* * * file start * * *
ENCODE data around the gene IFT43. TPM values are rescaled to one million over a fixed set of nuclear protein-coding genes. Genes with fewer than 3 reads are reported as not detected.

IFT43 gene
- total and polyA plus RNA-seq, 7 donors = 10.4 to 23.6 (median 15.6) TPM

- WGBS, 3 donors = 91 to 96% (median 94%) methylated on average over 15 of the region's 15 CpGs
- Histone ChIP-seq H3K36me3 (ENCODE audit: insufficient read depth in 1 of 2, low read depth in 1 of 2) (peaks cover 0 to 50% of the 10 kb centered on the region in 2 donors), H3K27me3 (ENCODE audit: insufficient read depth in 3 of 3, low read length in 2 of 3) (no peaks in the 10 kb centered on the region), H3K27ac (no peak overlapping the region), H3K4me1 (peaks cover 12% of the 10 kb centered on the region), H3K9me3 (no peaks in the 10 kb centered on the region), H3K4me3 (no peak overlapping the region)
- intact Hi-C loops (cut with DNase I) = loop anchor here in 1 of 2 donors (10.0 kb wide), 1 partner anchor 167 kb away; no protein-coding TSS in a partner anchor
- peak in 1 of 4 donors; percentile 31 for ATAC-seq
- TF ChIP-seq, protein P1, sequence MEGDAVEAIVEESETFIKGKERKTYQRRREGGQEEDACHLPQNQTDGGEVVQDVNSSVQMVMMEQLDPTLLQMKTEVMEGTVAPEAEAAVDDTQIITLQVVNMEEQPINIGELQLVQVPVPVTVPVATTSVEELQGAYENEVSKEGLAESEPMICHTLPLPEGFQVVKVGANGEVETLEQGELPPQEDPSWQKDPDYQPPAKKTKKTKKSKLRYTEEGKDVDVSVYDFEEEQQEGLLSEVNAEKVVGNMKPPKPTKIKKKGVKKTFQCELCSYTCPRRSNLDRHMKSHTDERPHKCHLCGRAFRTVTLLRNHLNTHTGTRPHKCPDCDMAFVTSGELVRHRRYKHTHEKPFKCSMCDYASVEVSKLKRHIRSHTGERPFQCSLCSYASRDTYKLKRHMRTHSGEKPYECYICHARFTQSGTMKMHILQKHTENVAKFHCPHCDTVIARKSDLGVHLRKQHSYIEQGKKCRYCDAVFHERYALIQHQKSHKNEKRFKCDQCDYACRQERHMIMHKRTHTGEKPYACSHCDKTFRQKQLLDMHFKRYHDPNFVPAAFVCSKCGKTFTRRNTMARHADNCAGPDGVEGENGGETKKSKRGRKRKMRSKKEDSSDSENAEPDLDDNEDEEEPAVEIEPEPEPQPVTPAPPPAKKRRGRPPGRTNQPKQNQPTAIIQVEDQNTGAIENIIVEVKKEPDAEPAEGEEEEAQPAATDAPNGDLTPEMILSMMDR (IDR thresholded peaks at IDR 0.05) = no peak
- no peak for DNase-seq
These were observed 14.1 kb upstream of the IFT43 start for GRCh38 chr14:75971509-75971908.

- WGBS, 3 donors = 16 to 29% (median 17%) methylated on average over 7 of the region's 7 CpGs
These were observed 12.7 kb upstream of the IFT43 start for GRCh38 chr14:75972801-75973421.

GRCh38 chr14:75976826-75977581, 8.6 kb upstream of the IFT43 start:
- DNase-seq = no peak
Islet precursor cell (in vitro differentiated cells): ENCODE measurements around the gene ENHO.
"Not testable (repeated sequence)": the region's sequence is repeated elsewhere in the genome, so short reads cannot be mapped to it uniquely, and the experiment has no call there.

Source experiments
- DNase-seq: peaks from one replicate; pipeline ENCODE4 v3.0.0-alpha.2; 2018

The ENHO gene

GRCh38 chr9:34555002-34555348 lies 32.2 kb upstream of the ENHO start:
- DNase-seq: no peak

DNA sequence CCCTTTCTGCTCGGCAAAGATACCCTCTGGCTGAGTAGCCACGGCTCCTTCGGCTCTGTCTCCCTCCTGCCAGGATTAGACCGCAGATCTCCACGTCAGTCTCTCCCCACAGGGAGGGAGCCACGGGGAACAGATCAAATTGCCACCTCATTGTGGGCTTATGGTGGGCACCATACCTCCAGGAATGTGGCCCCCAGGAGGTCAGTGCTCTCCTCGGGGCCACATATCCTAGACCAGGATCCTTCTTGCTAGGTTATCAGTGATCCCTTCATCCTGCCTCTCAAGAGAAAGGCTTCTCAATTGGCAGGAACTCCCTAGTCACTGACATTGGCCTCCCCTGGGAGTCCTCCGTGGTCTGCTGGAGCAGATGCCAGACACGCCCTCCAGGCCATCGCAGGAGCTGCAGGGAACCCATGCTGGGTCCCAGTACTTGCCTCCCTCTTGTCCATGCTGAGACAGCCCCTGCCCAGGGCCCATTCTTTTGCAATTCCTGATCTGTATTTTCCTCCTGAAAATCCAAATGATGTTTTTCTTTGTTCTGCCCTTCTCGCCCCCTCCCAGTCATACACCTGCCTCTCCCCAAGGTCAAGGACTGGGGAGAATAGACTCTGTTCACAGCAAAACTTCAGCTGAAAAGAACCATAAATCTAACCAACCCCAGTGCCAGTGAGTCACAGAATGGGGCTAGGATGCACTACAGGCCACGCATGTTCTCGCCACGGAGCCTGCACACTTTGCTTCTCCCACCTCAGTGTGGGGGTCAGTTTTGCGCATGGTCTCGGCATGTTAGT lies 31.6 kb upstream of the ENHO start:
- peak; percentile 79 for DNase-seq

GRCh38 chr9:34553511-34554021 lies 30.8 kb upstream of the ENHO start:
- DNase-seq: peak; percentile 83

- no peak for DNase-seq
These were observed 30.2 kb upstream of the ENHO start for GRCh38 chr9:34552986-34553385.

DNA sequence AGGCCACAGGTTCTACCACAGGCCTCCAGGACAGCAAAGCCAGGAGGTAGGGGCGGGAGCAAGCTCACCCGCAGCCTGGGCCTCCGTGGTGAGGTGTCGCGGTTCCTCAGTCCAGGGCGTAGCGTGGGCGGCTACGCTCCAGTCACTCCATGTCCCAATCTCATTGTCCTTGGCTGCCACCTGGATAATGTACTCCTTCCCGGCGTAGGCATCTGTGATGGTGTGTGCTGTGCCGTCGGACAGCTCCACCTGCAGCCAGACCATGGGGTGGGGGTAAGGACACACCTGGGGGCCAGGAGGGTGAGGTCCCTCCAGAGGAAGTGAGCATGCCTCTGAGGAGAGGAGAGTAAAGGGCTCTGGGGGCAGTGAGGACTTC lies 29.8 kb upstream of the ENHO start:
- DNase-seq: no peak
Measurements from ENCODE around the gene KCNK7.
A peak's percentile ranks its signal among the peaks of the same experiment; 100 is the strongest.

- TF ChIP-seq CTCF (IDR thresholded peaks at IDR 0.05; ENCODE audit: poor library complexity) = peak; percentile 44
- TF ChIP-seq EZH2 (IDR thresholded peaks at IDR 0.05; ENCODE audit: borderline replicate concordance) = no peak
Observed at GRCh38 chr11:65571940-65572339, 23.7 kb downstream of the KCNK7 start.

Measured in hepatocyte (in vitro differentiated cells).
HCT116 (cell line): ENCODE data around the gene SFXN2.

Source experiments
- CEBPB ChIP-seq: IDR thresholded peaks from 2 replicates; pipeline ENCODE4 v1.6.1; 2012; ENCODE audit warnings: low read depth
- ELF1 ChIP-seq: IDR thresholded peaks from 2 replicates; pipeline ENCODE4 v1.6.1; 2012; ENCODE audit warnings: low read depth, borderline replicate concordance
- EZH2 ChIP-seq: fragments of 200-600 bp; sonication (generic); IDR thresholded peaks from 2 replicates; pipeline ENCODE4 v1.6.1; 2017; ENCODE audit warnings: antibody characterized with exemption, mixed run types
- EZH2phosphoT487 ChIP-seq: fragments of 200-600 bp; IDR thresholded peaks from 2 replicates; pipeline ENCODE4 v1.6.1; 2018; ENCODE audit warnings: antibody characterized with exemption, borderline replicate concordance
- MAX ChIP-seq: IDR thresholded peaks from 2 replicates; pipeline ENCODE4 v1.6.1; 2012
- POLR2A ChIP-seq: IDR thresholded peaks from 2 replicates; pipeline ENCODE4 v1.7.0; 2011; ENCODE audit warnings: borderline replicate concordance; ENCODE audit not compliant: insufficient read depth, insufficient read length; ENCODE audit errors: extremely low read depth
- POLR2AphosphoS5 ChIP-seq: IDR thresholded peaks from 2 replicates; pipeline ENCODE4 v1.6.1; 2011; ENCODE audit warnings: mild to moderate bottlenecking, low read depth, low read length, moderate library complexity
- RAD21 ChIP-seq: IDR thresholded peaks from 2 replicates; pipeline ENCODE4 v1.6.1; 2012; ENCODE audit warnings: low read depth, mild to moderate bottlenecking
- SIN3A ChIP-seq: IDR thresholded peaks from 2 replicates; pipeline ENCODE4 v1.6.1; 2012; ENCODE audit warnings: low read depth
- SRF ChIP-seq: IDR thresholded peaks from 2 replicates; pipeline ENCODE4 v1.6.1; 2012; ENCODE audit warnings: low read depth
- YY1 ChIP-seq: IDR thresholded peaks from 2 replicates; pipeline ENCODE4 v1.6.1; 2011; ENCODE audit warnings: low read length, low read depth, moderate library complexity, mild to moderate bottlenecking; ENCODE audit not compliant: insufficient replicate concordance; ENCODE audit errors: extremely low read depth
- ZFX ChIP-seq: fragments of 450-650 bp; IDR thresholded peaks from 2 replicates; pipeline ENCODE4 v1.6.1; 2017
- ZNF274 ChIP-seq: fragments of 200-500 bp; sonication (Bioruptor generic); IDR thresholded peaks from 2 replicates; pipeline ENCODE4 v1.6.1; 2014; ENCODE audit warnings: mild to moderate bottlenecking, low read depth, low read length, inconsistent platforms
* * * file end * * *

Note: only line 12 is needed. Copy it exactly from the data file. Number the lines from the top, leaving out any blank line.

These were observed 12.7 kb upstream of the IFT43 start for GRCh38 chr14:75972801-75973421.